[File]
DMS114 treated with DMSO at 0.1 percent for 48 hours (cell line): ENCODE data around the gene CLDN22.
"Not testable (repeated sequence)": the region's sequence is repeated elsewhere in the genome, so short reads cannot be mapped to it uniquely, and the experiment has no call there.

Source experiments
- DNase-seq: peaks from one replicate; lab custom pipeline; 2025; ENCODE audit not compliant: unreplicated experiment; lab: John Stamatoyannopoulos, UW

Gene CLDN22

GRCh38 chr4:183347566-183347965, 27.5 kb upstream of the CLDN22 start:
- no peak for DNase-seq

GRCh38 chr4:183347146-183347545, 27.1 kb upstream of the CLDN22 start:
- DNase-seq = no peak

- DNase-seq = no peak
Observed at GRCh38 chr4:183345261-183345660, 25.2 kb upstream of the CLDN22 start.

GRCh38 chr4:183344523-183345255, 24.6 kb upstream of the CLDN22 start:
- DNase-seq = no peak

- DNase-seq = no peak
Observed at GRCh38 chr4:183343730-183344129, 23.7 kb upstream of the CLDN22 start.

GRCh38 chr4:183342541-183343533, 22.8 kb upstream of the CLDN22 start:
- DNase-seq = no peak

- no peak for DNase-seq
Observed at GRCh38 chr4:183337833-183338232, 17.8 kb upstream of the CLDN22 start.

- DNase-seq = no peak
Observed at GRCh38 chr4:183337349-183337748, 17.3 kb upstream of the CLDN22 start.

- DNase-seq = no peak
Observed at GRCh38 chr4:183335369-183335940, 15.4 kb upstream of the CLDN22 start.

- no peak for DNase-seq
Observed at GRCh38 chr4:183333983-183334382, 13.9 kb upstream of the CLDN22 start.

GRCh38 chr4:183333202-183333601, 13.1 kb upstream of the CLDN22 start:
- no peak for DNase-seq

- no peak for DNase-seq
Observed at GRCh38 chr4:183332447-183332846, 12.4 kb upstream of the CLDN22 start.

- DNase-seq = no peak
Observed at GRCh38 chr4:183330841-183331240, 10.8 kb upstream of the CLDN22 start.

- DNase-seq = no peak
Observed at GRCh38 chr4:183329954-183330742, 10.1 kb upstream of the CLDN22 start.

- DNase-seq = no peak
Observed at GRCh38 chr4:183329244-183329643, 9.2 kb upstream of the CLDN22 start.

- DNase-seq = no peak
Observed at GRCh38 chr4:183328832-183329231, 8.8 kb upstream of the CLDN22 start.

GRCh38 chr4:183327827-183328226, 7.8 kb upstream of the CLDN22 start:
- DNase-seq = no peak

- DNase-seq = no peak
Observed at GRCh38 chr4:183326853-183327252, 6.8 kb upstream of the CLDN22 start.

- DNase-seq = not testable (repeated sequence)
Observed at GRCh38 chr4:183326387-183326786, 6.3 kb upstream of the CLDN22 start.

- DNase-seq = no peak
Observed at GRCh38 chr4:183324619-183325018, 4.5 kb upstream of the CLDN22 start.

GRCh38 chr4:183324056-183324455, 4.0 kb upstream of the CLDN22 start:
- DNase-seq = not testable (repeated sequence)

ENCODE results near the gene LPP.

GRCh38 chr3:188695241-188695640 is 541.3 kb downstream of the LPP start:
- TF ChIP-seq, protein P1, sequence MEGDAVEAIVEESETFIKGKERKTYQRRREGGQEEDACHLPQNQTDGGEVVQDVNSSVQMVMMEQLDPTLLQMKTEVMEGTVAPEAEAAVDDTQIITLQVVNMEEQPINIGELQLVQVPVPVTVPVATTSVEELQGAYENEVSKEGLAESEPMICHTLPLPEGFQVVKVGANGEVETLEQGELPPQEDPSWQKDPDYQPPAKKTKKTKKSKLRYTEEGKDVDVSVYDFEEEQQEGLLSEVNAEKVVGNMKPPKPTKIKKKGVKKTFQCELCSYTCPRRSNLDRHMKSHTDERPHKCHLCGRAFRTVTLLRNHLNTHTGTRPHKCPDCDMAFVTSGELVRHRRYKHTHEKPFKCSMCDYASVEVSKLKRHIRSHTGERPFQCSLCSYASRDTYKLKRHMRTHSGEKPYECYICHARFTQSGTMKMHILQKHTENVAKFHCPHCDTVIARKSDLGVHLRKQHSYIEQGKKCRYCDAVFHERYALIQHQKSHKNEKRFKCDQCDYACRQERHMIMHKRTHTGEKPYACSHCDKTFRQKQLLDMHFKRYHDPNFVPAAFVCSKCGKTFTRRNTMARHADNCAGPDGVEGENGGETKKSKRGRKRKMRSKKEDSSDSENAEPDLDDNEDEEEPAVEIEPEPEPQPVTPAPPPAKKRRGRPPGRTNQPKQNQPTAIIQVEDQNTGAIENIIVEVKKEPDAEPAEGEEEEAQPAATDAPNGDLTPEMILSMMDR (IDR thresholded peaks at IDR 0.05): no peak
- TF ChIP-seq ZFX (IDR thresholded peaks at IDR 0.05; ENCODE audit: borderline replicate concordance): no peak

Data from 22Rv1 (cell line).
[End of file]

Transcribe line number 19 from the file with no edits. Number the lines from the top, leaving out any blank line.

Observed at GRCh38 chr4:183337833-183338232, 17.8 kb upstream of the CLDN22 start.